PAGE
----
South Africa’s border protection tasking Operation Corona will be boosted by two more companies in the current financial year.
This means Defence and Military Veterans Minister, Nosiviwe Mapisa-Nqakula, has had the sums done and redone to ensure funding is found for another about 340 soldiers to be deployed on border protection duty.
According to the Estimates of National Expenditure (ENE) presented during the National Budget earlier this year, the current deployment of 13 companies (called sub-units by National Treasury) was set to remain as is for the next three financial years.
This changed when Mapisa-Nqakula addressed the National Assembly last week during her budget vote debate.
“Demands for the services of the military are ever increasing. At home the defence force continues to deploy 13 companies for border safeguarding duties. These 13 companies must be expanded to 22 to execute the full border safeguarding requirement. Due to budgetary constraints we have not met this expanded requirement. It is our intention to expand this by an extra two companies in this financial year,” she told MPs.
Depending on which border soldiers have to patrol and safeguard, a company can be as many as 180 strong, including engineers and other specialist musterings.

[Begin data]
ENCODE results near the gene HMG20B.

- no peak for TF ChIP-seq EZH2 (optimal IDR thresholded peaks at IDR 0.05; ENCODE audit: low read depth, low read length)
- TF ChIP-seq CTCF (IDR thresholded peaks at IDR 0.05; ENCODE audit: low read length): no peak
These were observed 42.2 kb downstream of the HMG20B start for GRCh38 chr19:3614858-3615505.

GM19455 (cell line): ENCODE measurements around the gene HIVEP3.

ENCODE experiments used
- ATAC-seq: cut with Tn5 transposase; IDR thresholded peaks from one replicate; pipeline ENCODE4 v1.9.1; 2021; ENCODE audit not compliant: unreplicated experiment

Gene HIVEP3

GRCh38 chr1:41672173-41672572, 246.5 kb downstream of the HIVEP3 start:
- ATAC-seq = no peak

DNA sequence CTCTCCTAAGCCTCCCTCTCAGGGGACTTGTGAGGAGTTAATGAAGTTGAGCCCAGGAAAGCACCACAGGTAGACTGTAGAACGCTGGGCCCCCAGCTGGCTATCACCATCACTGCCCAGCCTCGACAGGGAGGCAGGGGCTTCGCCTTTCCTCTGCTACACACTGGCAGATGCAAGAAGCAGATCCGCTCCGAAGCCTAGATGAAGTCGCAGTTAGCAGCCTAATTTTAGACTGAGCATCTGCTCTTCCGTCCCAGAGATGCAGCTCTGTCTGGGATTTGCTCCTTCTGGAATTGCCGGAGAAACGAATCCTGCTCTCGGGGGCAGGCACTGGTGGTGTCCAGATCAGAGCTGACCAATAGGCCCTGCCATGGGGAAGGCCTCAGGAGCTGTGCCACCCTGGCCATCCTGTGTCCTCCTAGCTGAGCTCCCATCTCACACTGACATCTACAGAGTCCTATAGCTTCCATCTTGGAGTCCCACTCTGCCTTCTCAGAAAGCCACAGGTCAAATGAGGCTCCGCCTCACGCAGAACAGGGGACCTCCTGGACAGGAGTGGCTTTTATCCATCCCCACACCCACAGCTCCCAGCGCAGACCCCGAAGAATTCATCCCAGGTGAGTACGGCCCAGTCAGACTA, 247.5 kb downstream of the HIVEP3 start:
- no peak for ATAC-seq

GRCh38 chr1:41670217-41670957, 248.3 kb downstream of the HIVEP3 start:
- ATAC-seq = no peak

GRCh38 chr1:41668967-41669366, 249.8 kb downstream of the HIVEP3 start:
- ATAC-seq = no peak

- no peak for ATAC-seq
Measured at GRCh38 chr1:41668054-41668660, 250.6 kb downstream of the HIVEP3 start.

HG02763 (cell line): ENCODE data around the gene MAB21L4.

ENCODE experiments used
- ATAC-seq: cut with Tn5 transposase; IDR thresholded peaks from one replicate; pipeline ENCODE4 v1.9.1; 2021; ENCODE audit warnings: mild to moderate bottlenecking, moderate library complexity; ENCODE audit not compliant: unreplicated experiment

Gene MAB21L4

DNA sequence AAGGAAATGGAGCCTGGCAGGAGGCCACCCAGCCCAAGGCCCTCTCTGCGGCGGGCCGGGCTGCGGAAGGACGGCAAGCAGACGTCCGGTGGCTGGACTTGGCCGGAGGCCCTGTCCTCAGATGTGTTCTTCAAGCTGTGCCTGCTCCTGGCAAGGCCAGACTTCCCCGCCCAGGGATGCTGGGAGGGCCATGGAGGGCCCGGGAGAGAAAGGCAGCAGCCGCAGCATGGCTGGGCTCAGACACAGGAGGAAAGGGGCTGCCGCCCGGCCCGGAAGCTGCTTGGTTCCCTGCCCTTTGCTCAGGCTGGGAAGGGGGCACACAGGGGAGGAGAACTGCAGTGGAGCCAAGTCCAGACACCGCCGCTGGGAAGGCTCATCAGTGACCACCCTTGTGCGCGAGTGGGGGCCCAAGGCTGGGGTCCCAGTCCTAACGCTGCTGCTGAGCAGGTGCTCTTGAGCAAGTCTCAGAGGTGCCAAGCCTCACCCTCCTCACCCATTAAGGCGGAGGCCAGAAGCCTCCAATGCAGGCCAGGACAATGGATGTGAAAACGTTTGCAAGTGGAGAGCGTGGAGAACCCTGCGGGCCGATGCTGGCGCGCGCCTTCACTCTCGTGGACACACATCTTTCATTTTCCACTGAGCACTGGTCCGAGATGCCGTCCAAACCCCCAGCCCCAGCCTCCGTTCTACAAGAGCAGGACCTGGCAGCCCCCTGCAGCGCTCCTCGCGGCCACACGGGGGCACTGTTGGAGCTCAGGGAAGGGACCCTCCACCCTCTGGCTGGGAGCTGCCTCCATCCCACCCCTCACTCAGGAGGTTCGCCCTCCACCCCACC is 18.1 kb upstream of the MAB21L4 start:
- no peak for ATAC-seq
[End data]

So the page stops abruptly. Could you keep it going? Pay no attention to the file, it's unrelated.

As an example, soldiers deployed at Upington and tasked with patrolling the Namibia/South Africa border, will number more than those deployed at, say the Macadamia base on the Mozambique/South Africa border. This is because of better infrastructure at Macadamia to support the deployment.
The 13 companies are currently deployed along all South Africa’s landward borders – Botswana, Lesotho, Mozambique, Namibia, Swaziland and Zimbabwe. At the time of publication there was no official word on where the additional soldiers would be deployed. A military source indicated Eastern Cape, which borders Lesotho, and KwaZulu-Natal, with borders to Mozambique and Swaziland, would “probably” be the selected deployment points.
The SA National Defence Force (SANDF), with the SA Army in the forefront, has been government’s go-to department for border protection since 2008/09 when this task was taken away from the SA Police Service. Elements of the SA Air Force, mostly helicopters, are also deployed to assist in border protection. In addition to border protection, soldiers deployed in the Kruger National Park assist rangers with anti-rhino poaching operations.
Another indication of the financial stress the South African military found itself in was given to MPs by the Minister during her budget vote address. She told the National Assembly that 17 refurbished operational ambulances, operated by the SA Military Health Services, were moved to various border protection areas to provide better medical services for soldiers.